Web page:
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Title: Development and application of a deterministic bank-stability and toe-erosion model (BSTEM) for stream restoration

item Simon, Andrew
item Bankhead, Natasha
item THOMAS, ROBERT - University Of Tennessee

Submitted to: American Geophysical Union
Publication Type: Book / Chapter
Publication Acceptance Date: 8/6/2010
Publication Date: 7/1/2011
Citation: Simon, A., Bankhead, N.L., Thomas, R.E. 2011. Development and application of a deterministic bank-stability and toe-erosion model (BSTEM) for stream restoration. In: Stream Restoration in Dynamnics Fluvial Systems: Scientific Approaches, Analyses and Tools. American Geophysical Union. Geophysical Monograph Series. 194:500.

Interpretive Summary: The Bank-Stability and Toe Erosion Model (BSTEM) is a simple tool that can be used to estimate the erosion of streambanks. The model has been used for a number of rivers, and has been used to investigate what conditions would cause a bank to fail, and what can be done to that streambank to stop it failing in the future. The model has also been used to see what would happen to a streambank after a sequence of storms. The BSTEM model can also include vegetation on the streambanks to see if trees, grasses and shrubs would have a reinforcing effect on the bank. The results obtained from BSTEM can be used to estimate the number of times a streambank might fail in a certain period of time. It can also provide an estimate of the amount of bank material that is likely to be eroded and end up in the channel. If the results are used together with stream surveys that provide an indication of recent stability along the length of the channel, the amount of sediment entering the channel from the streambanks over a period of time can be calculated. Results of studies carried out on different rivers in the USA have shown that the amount of sediment coming from the banks can vary greatly. In the agricultural watershed of the Big Sioux River, SD, only 10 % of the sediment in the channel is likely to be coming from the streambanks. But in the steep forested watershed of the Lake Tahoe Basin, CA, up to 50% of the sediment in the channels likely comes from the streambanks. For the rivers studied the model results have shown that if the base of the bank can be protected in some way, for example using riprap, the erosion of the streambank can be reduced greatly, by 85 – 100 %.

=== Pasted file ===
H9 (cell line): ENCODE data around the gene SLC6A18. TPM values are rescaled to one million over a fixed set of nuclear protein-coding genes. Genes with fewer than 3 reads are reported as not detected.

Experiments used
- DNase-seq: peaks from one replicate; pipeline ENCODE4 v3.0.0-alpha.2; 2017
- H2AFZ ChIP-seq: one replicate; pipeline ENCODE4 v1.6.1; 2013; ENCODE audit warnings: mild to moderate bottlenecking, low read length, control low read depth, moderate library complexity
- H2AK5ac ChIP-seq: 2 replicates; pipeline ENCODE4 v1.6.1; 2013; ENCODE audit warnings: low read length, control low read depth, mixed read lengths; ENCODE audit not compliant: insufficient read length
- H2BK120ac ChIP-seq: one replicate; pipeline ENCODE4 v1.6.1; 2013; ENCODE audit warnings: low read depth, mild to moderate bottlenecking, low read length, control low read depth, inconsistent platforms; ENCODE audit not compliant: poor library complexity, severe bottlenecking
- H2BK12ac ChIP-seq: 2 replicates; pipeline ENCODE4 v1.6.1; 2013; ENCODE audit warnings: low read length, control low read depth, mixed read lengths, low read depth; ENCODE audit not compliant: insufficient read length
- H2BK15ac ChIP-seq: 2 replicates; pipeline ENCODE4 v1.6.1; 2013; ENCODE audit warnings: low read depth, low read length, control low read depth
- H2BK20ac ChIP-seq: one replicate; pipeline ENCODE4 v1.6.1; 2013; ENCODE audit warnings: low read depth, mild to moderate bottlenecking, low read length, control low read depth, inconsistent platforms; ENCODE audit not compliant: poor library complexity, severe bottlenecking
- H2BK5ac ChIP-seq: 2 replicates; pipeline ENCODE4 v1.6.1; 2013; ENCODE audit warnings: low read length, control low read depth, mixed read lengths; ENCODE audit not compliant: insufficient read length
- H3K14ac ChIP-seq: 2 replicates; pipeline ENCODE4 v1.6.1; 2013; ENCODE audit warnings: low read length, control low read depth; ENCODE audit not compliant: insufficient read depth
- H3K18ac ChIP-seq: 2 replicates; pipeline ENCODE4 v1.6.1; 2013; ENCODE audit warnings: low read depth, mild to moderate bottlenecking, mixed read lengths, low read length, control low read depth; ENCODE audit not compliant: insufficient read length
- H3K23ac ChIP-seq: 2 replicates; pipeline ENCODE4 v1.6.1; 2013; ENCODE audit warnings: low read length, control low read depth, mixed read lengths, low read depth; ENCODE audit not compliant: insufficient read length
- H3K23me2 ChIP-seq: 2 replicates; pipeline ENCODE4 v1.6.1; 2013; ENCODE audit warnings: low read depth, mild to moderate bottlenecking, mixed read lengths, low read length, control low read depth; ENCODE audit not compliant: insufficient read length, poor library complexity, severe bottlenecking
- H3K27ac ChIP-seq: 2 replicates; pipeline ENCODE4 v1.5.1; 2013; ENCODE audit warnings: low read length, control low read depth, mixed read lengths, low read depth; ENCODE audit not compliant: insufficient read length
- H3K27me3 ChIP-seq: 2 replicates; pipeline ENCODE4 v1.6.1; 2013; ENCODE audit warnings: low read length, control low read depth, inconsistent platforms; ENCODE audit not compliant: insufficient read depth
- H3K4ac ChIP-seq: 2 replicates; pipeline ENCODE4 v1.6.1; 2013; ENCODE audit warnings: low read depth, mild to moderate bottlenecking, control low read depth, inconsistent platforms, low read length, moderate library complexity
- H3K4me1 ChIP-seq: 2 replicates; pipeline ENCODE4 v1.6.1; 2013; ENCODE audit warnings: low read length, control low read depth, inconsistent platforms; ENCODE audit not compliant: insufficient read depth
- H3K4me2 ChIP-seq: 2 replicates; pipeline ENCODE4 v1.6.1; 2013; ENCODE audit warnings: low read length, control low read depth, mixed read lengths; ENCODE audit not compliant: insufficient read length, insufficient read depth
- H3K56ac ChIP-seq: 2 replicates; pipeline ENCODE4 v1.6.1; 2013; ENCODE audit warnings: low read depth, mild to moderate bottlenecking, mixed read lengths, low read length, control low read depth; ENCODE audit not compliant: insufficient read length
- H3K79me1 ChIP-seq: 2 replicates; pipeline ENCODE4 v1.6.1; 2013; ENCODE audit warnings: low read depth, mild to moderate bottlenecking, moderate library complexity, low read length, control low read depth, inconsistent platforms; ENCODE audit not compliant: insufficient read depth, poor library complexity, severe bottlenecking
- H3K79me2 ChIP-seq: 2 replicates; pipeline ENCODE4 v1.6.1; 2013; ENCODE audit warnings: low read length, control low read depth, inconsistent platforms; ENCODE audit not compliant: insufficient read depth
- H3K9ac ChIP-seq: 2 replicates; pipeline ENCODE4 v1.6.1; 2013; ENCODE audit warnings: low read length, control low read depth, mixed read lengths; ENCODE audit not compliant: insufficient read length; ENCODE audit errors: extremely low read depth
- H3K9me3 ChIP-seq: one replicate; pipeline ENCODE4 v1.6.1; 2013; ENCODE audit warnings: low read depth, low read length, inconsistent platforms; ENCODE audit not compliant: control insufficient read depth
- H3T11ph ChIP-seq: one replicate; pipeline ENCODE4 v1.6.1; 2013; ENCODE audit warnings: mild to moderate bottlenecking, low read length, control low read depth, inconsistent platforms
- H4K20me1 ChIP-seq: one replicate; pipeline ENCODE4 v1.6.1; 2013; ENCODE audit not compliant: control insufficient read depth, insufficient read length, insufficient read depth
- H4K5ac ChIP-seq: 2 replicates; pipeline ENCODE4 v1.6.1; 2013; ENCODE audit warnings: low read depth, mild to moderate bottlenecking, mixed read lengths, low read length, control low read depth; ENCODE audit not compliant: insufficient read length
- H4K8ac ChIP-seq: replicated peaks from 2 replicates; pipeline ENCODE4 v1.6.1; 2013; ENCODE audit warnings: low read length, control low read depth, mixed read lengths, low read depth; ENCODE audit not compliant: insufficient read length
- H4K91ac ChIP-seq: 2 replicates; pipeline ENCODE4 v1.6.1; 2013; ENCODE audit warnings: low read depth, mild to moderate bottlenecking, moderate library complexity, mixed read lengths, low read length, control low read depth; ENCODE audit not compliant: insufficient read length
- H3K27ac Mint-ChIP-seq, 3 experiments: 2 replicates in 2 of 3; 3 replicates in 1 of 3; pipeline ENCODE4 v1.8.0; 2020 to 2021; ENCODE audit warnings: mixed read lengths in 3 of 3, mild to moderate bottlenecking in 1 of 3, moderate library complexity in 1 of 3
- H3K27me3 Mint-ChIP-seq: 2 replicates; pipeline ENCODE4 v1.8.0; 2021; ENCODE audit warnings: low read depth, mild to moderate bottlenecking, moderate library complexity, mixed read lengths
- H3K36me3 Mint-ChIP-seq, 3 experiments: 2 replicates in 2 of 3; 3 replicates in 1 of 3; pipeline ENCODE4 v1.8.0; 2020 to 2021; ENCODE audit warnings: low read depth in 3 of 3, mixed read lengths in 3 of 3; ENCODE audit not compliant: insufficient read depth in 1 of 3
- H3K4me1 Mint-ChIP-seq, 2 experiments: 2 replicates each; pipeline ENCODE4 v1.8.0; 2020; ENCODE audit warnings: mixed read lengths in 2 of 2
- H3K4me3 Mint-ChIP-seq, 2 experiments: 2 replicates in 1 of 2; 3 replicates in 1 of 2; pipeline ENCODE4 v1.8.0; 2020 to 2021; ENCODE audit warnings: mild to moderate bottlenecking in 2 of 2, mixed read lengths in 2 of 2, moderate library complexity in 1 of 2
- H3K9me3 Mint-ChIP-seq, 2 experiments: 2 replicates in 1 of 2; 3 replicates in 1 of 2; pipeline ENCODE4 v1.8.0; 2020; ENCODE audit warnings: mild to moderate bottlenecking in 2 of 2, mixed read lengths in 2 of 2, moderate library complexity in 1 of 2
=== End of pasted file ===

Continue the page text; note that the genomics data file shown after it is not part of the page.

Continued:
Technical Abstract: The Bank-Stability and Toe Erosion Model (BSTEM) is a simple spreadsheet tool to simulate streambank erosion in a completely mechanistic framework. It has been successfully used in a range of alluvial environments in both static mode to simulate bank-stability conditions and design of streambank stabilization measures, and iteratively over a series of hydrographs to evaluate surficial, hydraulic erosion, bank failure frequency and thus, the volume of sediment eroded from a bank over a given period of time. In combination with the sub-model RipRoot, the reinforcing effects of riparian vegetation can be quantified and included in analysis of mitigation strategies. In addition, the model has been shown to be very useful in testing the effect of potential mitigation measures that might be used to reduce the frequency of bank instability and decrease sediment loadings emanating from streambanks. Finally, the results of iterative BSTEM analysis can be used to spatially extrapolate bank-derived volumes of sediment from individual sites to entire reaches when used in conjunction with Rapid Geomorphic Assessments (RGA’s) conducted at regular intervals along the study reach. Results of these case studies have shown that the relative contribution of suspended sediment from streambanks can vary considerably, ranging from as low as 10% in the predominantly low gradient, agricultural watershed of the Big Sioux River, SD to more than 50% in two steep, forested watershed of the Lake Tahoe Basin, CA. Modeling of streambank mitigation strategies has also shown that the addition of toe protection to eroding streambanks can reduce overall volumes of eroded sediment up to 85-100%, notwithstanding that hydraulic erosion of the toe in this particular case makes up only 15-20% of total bank erosion.